INVESTIGATIVE journalism doesn't get any more hard-hitting than the Seattle Post-Intelligencer's ongoing asbestos series, which began with shocking May 23rd revelations that popular children's crayons—so frequently used for day-care center snacking—contained this known carcinogen. Pounding away on their battered Underwoods between sips of straight bourbon, those intrepid P-I deadline poets have again scooped the Times and brought fleeting glory to their understaffed, underfunded, perennially endangered publication. For now, at least, the fabulous invalid of Puget Sound print media is guaranteed at least another three years of survival.
However, the asbestos story doesn't end with crayons and kids. In a secret, parallel Seattle Weekly investigation—launched weeks before the P-I's, but then briefly lost behind the copying machine—this reporter has learned of even more widespread local asbestos contamination. Below, an overview of our findings:
Salmonburgers: That's right, our own independent laboratory testing has confirmed that no less than 85 percent of this favorite local delicacy is constituted of the nonflammable—yet remarkably tasty—material. When asked about the potential health risks of such a meal, one food scientist commented, "Sure, the stuff is bad for you, but it could have its advantages in offsetting a particularly spicy appetizer—when your stomach feels like it's on fire."
Starbucks Cup Insulation Rings: It only looks like cardboard. Those seemingly innocuous rings, designed to keep our fingers cool while gripping hot beverages, are actually emanating lethal contagion with every sip!
Cell Phones: Keep those things away from your faces, people! The plasticlike casings are made almost entirely out of asbestos! Is your next call important enough to die for?
Safeco Field: In order to adhere to strict cost caps on the stadium's construction, its seats and concrete were recklessly impregnated with this cheap yet perilous building material. Attend the next M's game at your own risk! (We also have our suspicions about the hot dogs.)
Madison Park: Long one of Seattle's most fashionable neighborhoods, officials have discovered that this area sits on the site of a former asbestos manufacturing plant. All the groundsoil is hopelessly contaminated, but residents have been oddly unwilling to vacate their homes, opting instead to hope for a property tax abatement.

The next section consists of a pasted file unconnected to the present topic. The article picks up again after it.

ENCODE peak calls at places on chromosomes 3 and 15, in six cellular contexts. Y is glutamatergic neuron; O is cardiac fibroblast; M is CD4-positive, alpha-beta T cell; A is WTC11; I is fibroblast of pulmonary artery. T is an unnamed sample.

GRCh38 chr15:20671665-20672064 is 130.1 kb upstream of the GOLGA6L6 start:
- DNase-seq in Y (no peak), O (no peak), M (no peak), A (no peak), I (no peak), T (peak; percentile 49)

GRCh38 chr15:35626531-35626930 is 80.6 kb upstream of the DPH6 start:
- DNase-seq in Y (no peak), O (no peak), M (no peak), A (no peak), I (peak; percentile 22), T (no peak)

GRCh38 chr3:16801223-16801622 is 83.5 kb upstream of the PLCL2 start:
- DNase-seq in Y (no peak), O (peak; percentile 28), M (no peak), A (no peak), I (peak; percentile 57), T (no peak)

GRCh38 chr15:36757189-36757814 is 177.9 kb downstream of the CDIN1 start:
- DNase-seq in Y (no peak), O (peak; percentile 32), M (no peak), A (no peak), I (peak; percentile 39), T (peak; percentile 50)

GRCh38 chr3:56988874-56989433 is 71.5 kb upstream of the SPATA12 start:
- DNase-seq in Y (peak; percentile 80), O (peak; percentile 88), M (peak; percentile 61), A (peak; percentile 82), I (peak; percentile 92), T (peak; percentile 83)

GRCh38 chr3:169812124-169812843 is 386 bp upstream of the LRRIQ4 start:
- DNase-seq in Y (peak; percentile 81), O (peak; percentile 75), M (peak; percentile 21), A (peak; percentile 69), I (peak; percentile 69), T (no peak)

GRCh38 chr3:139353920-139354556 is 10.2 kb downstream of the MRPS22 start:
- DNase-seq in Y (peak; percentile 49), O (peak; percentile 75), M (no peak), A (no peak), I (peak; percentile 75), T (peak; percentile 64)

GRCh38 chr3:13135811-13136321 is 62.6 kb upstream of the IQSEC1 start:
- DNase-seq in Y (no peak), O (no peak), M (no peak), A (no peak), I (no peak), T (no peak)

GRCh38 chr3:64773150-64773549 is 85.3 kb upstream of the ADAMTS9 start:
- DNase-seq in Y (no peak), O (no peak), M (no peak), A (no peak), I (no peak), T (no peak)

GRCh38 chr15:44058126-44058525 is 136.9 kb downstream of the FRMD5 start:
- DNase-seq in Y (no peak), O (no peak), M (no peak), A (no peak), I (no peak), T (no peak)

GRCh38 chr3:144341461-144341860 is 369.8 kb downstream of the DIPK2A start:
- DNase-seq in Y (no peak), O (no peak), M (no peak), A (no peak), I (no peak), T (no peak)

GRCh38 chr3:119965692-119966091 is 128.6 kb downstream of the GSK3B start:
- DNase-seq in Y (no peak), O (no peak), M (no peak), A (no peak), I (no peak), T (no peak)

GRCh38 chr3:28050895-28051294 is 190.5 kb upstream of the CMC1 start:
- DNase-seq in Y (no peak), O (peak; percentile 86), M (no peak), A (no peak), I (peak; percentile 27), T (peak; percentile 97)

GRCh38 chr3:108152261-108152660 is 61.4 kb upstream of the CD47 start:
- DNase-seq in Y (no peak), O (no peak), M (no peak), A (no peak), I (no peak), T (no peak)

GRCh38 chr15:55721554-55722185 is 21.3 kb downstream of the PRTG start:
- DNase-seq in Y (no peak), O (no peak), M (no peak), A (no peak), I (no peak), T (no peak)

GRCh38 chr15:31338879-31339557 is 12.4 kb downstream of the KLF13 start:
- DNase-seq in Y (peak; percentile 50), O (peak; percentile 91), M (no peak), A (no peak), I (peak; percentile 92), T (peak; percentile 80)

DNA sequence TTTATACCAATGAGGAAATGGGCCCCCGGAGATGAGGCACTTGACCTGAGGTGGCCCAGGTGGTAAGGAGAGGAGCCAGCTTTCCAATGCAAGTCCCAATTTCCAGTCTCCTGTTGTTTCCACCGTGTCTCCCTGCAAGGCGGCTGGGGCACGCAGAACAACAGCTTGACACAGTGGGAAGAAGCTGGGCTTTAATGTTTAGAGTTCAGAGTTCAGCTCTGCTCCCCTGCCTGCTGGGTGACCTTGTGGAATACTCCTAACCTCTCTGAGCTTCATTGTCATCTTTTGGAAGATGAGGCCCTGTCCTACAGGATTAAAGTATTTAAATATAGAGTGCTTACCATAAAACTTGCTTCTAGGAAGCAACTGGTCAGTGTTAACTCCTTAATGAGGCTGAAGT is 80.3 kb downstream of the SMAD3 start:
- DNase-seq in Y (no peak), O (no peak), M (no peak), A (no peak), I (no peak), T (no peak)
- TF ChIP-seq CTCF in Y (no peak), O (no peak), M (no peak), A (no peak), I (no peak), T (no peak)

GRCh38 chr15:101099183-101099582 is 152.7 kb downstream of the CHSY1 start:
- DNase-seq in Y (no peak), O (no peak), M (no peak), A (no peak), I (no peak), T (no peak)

Squatch: Think twice before you pay for those courtside seats at the next Sonics game. It turns out that the foul-smelling sports mascot wears a shaggy suit made entirely of asbestos. And you thought those were fleas being shaken out of his mangy coat! Keep back when he approaches during his pelvic-thrusting halftime dance routine—he's dangerous!
Prada Handbags: The must-have of any well-accessorized Seattle woman is largely constructed out of asbestos—particularly the handle and interior, where most skin contact is made.
Belltown Condo Siding: No, it's not stucco that causes all those shoddily constructed Regrade buildings to leak—it's asbestos, great for fire, not so great for rain. Of course unlucky buyers are more likely to die of cancer before the water damage and mildew become unbearable.
Amazon.com Packaging: Every parcel, every book, every CD, every piece of lawn patio furniture comes to your door securely wrapped and padded in pure asbestos fiber! Be careful when you tear open the package, and don't let the kids play with the boxes.
Tofu: It's asbestos, pure and simple, with no sweeteners, flavors, colorings, or preservatives added. And, yes, it's organic.
SUV Seat Padding: It seems that the more luxurious and upscale the SUV, the greater the asbestos content. Sure, the leather seatcovers feel nice—when you're driving to your own funeral!
Tattoo Ink: Liquefied asbestos makes for a remarkably resilient and long-lasting bonding agent for the needle artist's dyes and designs. Impress your friends and scandalize your parents with the security of knowing that the Guns 'n' Roses logo on your ass will last longer than you do.
Hackey-Sack Stuffing: Every kick releases deadly airborne carcinogens into the lungs of unsuspecting computer programmers on break from their dot-com jobs. Yeah, it's a great way to get a little exercise—while you still have time!
Plastic Surgery Implants: Whether for breast, lips, chin, or penis, it's all the same stuff being pumped in through the laparoscope wand—cheap, plentiful asbestos, the unscrupulous surgeon's alternative to silicon. Sign up for your medical class action suit now—while you still look great.
The Seattle P-I: Most shocking among all our findings is the discovery that the P-I itself is printed on asbestos fiber paper and that its building, furniture, and fixtures are similarly riddled with the stuff. When asked if he was concerned about the hazardous material's adverse effect on his staff and readers, Executive Editor Ken Bunting replied, "There are two ways of looking at it. One, the paper won't be around long enough for Hearst to worry about liability. Two, if our newspaper war with the Times turns really ugly, we're fully protected against firebombing. Either way, we're expecting a Pulitzer for our asbestos series and next week we're running an equally explosive new expos頯n sawdust."